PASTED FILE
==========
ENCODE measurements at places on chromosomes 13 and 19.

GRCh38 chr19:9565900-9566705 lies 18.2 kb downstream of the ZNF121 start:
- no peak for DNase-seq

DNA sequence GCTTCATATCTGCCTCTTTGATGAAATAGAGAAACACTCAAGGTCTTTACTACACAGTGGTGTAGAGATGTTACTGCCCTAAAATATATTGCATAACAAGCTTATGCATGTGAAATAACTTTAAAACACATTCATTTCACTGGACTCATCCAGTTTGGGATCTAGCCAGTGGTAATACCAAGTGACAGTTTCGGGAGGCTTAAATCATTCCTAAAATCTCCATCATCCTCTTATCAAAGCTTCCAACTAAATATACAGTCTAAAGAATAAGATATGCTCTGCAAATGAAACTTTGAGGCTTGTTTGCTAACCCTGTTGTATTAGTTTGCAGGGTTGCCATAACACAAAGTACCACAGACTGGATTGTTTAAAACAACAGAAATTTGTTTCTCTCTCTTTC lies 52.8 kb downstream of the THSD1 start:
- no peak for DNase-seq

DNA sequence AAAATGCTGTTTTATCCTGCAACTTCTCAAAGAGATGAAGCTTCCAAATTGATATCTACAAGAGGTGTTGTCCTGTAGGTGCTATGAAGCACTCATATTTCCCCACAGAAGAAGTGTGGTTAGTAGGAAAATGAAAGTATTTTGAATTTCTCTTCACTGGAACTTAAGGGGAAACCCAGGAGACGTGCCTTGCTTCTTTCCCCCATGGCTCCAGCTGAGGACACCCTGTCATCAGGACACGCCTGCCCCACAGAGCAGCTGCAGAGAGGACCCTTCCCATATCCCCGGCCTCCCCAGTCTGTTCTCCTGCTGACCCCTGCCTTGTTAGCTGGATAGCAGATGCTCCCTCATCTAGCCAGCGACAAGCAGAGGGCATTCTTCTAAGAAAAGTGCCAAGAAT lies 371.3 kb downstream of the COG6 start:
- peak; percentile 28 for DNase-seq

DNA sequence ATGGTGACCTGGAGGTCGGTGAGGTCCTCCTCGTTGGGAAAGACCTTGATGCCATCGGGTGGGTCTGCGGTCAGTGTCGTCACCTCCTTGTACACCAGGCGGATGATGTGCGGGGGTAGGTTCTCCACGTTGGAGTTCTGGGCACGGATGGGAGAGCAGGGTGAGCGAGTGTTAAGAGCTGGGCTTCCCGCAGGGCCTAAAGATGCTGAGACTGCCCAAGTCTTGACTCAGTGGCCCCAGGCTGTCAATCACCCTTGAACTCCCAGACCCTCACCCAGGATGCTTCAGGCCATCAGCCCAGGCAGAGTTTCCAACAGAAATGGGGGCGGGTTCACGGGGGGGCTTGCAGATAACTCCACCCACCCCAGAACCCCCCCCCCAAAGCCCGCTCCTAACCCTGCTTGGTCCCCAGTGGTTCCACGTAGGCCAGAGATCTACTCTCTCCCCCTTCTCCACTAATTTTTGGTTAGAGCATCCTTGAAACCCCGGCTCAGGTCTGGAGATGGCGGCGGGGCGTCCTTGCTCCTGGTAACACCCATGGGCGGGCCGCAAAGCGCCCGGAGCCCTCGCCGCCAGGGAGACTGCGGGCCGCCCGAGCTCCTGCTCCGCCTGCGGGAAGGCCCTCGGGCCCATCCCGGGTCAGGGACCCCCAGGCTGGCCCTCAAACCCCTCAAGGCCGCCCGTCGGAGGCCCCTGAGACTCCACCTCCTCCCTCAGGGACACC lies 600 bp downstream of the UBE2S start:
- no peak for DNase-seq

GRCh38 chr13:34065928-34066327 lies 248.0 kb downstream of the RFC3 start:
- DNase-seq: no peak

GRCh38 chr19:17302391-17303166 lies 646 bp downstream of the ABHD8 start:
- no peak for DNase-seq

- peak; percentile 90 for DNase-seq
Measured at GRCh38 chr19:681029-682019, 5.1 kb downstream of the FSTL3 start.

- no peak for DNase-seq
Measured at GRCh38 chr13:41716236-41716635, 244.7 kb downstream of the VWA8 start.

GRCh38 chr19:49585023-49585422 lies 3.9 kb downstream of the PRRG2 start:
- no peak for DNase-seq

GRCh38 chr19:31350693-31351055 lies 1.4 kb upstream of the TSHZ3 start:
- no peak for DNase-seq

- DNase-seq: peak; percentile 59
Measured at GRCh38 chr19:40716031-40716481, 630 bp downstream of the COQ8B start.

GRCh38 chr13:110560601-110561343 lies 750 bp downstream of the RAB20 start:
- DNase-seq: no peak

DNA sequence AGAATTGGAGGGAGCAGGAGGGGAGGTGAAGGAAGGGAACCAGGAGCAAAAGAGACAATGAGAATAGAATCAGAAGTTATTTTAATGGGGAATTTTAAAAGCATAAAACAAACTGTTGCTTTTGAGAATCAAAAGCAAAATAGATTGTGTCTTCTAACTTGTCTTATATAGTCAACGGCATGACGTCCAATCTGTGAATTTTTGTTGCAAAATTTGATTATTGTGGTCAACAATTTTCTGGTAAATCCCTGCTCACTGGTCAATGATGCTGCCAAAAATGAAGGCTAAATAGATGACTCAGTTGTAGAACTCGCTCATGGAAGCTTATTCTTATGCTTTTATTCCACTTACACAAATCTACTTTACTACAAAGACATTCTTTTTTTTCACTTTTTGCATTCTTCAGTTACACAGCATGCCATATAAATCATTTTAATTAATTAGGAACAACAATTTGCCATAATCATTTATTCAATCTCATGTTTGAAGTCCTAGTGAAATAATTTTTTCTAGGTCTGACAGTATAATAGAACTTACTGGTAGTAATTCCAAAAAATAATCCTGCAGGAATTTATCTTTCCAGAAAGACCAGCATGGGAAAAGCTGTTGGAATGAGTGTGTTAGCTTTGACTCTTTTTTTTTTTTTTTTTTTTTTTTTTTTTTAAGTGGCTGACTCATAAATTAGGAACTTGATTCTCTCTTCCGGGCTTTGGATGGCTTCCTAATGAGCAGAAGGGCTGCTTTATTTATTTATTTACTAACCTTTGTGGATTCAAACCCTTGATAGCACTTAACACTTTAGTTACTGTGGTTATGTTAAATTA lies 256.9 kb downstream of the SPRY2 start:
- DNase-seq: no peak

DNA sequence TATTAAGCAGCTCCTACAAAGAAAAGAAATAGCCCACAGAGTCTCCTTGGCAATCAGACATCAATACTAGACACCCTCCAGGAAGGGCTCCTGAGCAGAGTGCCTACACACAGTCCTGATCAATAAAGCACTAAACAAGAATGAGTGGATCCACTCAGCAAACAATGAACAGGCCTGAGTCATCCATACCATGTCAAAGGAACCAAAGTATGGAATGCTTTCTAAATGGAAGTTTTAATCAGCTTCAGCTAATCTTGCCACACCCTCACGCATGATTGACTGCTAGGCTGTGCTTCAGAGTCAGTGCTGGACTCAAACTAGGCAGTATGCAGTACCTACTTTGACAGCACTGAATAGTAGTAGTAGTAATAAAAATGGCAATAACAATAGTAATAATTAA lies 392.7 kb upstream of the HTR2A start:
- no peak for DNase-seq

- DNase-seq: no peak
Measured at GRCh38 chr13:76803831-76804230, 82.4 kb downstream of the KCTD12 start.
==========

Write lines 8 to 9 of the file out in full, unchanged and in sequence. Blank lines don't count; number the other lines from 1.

DNA sequence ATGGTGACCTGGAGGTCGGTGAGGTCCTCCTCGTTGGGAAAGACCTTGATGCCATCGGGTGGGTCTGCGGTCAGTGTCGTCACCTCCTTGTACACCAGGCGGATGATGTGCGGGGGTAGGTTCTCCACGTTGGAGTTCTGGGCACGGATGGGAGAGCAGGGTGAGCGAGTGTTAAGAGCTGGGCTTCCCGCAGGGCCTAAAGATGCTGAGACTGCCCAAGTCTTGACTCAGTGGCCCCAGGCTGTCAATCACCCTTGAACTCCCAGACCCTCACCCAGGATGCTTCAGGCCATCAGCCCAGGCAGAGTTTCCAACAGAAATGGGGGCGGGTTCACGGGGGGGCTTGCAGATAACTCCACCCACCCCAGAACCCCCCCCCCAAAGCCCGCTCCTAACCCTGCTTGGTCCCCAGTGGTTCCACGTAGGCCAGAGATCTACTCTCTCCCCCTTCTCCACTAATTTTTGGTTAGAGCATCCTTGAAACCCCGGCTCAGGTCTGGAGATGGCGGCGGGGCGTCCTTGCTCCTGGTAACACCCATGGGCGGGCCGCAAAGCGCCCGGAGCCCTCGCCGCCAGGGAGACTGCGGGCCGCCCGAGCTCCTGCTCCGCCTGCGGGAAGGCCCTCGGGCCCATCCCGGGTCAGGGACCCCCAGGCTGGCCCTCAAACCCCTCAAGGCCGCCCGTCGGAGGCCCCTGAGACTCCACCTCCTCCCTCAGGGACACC lies 600 bp downstream of the UBE2S start:
- no peak for DNase-seq